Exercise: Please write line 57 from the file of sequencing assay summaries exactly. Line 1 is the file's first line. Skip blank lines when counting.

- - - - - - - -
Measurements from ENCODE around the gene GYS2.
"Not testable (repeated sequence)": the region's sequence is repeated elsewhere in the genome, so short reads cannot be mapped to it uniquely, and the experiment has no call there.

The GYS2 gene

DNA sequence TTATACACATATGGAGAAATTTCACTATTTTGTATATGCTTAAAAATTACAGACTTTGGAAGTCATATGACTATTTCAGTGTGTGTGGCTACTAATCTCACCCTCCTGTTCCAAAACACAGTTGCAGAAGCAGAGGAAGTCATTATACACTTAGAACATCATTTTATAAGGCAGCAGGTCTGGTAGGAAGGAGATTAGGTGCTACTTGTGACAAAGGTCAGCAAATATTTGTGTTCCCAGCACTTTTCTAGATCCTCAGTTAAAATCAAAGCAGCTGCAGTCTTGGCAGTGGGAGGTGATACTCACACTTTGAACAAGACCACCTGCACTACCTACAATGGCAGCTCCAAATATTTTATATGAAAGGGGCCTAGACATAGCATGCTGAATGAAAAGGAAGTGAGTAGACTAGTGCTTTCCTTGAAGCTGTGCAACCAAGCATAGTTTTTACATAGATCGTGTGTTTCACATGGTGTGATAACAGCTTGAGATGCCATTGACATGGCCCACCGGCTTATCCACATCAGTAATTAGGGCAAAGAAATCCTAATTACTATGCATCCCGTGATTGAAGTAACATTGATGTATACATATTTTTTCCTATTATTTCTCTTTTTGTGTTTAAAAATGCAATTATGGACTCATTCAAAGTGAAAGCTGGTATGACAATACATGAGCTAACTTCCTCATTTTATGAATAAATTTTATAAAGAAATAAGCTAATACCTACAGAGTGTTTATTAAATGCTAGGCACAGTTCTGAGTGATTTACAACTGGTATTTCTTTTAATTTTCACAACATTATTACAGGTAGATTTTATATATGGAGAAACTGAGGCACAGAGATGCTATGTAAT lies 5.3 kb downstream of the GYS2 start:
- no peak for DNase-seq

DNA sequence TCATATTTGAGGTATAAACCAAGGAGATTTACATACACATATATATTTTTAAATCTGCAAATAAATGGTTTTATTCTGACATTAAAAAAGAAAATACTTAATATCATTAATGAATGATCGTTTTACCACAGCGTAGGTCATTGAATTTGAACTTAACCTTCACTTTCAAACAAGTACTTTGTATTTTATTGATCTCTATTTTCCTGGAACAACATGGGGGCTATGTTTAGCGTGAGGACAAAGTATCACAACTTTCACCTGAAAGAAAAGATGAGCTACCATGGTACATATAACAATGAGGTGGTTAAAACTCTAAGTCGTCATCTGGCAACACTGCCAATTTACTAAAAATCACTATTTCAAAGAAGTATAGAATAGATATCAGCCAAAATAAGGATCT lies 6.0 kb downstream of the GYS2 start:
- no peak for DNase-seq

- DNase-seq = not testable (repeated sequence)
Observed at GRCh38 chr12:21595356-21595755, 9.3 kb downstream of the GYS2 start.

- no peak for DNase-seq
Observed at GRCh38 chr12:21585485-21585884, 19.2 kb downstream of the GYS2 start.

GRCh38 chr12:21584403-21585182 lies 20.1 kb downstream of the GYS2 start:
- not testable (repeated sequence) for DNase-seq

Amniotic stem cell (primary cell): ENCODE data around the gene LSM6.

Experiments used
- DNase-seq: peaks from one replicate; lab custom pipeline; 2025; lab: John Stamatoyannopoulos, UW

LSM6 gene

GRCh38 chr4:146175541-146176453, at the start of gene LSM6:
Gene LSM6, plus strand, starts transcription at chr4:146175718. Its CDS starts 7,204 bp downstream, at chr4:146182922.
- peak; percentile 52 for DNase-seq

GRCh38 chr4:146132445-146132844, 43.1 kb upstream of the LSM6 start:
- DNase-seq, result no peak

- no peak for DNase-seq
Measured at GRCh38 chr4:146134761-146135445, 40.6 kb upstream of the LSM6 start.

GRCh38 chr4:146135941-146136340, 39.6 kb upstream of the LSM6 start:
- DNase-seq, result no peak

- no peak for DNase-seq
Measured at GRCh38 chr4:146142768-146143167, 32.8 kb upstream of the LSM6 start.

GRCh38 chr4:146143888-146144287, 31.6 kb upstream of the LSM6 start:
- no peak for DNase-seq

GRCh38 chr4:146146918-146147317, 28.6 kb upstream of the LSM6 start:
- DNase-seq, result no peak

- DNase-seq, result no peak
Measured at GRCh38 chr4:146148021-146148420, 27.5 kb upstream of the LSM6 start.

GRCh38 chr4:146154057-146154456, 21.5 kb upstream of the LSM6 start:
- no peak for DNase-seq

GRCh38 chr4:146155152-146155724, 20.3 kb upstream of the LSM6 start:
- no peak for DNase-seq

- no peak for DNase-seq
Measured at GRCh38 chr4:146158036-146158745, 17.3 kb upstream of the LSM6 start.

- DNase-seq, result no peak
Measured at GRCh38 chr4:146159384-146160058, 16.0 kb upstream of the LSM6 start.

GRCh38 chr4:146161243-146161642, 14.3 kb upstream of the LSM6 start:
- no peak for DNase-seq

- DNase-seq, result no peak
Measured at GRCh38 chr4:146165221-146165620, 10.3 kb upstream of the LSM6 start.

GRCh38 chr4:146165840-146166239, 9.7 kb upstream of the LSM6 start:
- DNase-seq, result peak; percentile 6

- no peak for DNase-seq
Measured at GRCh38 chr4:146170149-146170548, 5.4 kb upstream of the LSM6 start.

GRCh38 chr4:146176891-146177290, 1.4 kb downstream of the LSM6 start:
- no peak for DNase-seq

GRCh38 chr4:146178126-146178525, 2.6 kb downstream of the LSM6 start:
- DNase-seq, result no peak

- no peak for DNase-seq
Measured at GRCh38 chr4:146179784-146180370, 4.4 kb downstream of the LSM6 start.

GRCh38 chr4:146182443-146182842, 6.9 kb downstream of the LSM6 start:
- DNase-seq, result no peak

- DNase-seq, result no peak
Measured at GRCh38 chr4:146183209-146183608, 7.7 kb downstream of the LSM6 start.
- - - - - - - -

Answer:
GRCh38 chr4:146182443-146182842, 6.9 kb downstream of the LSM6 start: